Bipolar Junction Transistors
- Section 3.1 Bipolar Junction Transistors (BJTs).
- • BJT circuit symbols.
- • BJT output transistors.
- • Complementary pairs.
- • Small signal BJTs.
- • Common transistor packages.
- Section 3.2 Making Transistors.
- • Germanium Alloy Diffused Transistors.
- • Silicon Planar Transistors.
- Section 3.3 How a BJT Works.
- • Doping.
- • Current Flow.
- Section 3.4 BJT Animation.
- • Base bias
- • Collector current
- • Junction potential
- Section 3.5 Current Gain.
- • Bipolar Transistor Characteristics
- • Transfer.
- • Input.
- • Output.
- • Mutual.
- Section 3.6 Transistor Connections.
- • Common Emitter.
- • Common Collector.
- • Common Base.
- Section 3.7 Bipolar Transistor Quiz.
- • Check your understanding of Bipolar Transistors.
What are BJTs?
Fig. 3.1.1 Bipolar Junction Transistors
Bi-polar transistors are amongst the most widely used devices for amplification of all types of electrical signals in discrete circuits, i.e. circuits made from individual components rather than integrated circuits (I/Cs). BJTs are also used in circuits together with I/Cs , since it is often more practical to use discrete output transistors where a higher power output is needed than the I/C can provide. For example an integrated circuit may carry out all of the processing of the signals in a system, but then pass the processed signal to a single discrete transistor or a pair of matched transistors for power amplification to drive a loudspeaker or other output device. It is also often more convenient to use a discrete transistor for an individual circuit within a larger system, for which I/Cs are not readily available.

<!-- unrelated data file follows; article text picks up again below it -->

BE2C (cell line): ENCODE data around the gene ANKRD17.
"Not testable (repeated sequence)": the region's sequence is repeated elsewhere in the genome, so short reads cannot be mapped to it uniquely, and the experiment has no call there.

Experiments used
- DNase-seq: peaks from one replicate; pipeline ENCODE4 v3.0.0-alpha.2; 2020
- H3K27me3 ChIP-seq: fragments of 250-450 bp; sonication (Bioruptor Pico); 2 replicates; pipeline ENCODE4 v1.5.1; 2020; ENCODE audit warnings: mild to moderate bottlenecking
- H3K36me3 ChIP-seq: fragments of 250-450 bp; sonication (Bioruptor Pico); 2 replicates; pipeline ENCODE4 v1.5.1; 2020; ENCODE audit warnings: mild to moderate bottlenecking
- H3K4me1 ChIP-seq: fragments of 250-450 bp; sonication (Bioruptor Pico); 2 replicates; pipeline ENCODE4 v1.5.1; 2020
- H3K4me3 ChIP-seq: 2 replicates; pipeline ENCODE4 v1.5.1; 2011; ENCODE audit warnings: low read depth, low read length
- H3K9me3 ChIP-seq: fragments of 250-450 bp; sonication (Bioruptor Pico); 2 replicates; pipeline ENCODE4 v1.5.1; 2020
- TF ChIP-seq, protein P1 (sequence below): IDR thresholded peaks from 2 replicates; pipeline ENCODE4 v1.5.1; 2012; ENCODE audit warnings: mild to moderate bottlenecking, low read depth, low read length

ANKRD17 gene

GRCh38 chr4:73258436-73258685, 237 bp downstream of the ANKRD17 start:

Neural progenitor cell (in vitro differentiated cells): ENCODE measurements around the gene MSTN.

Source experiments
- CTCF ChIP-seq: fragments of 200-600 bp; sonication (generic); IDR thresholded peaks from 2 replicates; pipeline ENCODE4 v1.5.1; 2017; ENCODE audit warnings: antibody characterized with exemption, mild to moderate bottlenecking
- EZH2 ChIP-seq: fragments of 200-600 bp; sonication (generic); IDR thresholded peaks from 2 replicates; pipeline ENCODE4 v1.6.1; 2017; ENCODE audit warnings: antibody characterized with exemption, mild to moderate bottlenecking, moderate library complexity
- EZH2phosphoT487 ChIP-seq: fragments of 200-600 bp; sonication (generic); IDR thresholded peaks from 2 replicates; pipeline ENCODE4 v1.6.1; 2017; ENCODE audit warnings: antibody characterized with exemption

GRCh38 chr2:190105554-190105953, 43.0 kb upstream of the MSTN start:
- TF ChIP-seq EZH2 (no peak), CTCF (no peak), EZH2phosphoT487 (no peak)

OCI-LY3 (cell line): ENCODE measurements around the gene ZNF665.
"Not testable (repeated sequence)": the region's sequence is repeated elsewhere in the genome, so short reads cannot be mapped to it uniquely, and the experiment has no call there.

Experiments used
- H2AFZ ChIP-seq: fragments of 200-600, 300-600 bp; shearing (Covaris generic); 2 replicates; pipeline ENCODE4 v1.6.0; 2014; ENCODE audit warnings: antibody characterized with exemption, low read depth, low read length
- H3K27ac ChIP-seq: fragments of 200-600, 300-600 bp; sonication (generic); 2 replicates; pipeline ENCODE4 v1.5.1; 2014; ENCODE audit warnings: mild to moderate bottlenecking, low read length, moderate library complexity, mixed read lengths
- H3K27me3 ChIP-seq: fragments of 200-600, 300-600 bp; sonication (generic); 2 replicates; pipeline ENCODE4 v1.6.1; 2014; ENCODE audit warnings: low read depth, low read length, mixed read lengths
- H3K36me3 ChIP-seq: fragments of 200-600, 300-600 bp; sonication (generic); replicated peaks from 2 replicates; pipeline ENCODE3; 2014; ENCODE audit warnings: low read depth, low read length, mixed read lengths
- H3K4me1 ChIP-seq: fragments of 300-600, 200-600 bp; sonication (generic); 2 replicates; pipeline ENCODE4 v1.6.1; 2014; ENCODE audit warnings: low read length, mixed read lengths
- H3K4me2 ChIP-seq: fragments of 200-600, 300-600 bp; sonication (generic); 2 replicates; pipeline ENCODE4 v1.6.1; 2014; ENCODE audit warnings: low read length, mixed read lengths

Transistors come in many shapes and types. A selection of typical bipolar junction transistors (BJTs) is shown in Fig 3.1.2
Fig. 3.1.2 Typical Bipolar Junction Transistors
1. BUH515High Voltage (1500V) high power (50W) NPN fast switching transistor in an ISOWATT218 package, originally designed for use in analogue TV timebases but also used in switched mode power supplies.
2. 2N3055NPN Silicon Power transistor (115W) designed for switching and amplifier applications. Can be used as one half of a complementary push-pull output pair with the PNP MJ2955 transistor.
3. 2N2219NPN silicon transistor in a metal cased TO-39 package, designed for use as a high speed switch or for amplification at frequencies from DC (0Hz) up to UHF at about 500MHz.
4. 2N6487General purpose NPN output transistor with a power rating up to 75W in a TO-220 package.
5. BD135/BD136Complementary (NPN/PNP) pair of low-medium power audio output transistors in a SOT-32 package.
6, 7 and 8. 2N222Small signal general purpose amplifier and switching transistors like the 2N2222 and 2N3904 are commonly available in a variety of package types such as the TO-18 metal cased package (6), and the cheaper plastic TO-92 version (7) for through-hole mounting on printed circuit boards, as well as in surface mount SOT-23 versions (8).
Fig. 3.1.3 TO-92 package variations
Many transistor package types are also available with alternative connection layouts. The TO-92 package for example has variants TO-94, TO-96, TO-97 and TO-98 all with similar physical appearance, but each with a different pin configuration. Where different package variants are available, these are usually identified on the data sheet for each particular transistor type. Typical variations, such as those for the TO-92 to 98 series of packages used for transistors such as the 2N2222 are illustrated in Fig. 3.1.3.